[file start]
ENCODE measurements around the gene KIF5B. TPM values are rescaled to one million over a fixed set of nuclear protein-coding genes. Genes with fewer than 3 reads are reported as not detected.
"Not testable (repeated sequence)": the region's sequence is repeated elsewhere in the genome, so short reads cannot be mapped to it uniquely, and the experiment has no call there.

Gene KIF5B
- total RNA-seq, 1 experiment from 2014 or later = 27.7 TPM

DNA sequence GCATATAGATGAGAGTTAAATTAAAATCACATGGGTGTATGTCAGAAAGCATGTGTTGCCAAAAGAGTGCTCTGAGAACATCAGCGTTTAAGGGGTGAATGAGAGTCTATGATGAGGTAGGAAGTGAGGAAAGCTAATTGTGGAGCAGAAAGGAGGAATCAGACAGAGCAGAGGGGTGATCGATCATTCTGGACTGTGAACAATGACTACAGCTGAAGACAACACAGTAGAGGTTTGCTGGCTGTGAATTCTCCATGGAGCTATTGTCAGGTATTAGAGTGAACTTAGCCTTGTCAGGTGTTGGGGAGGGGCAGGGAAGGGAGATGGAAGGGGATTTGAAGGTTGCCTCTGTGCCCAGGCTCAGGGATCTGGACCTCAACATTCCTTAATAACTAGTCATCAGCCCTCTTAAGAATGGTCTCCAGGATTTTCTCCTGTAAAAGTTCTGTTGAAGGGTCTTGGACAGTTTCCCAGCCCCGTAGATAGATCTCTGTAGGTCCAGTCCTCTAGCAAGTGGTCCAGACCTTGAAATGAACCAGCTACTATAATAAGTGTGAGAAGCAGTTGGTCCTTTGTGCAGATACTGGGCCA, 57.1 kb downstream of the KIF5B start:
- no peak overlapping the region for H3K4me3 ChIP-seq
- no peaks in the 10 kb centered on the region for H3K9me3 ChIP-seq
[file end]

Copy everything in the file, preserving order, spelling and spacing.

ENCODE measurements around the gene KIF5B. TPM values are rescaled to one million over a fixed set of nuclear protein-coding genes. Genes with fewer than 3 reads are reported as not detected.
"Not testable (repeated sequence)": the region's sequence is repeated elsewhere in the genome, so short reads cannot be mapped to it uniquely, and the experiment has no call there.

Gene KIF5B
- total RNA-seq, 1 experiment from 2014 or later = 27.7 TPM

DNA sequence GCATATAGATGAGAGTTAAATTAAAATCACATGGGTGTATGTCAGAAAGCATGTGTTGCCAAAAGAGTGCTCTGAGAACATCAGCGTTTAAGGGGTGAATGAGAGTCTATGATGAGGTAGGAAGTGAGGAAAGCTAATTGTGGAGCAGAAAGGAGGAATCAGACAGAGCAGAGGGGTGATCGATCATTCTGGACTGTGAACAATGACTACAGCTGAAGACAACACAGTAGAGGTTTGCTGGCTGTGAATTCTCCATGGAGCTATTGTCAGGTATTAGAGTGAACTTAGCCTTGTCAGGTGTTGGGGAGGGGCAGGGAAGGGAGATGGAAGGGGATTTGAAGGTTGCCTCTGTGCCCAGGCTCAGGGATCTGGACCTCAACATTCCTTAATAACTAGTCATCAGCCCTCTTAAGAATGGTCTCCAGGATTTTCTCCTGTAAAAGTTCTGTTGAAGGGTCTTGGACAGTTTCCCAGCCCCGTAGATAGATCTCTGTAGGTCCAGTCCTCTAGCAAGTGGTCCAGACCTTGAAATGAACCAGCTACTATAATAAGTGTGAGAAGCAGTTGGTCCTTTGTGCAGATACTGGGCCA, 57.1 kb downstream of the KIF5B start:
- no peak overlapping the region for H3K4me3 ChIP-seq
- no peaks in the 10 kb centered on the region for H3K9me3 ChIP-seq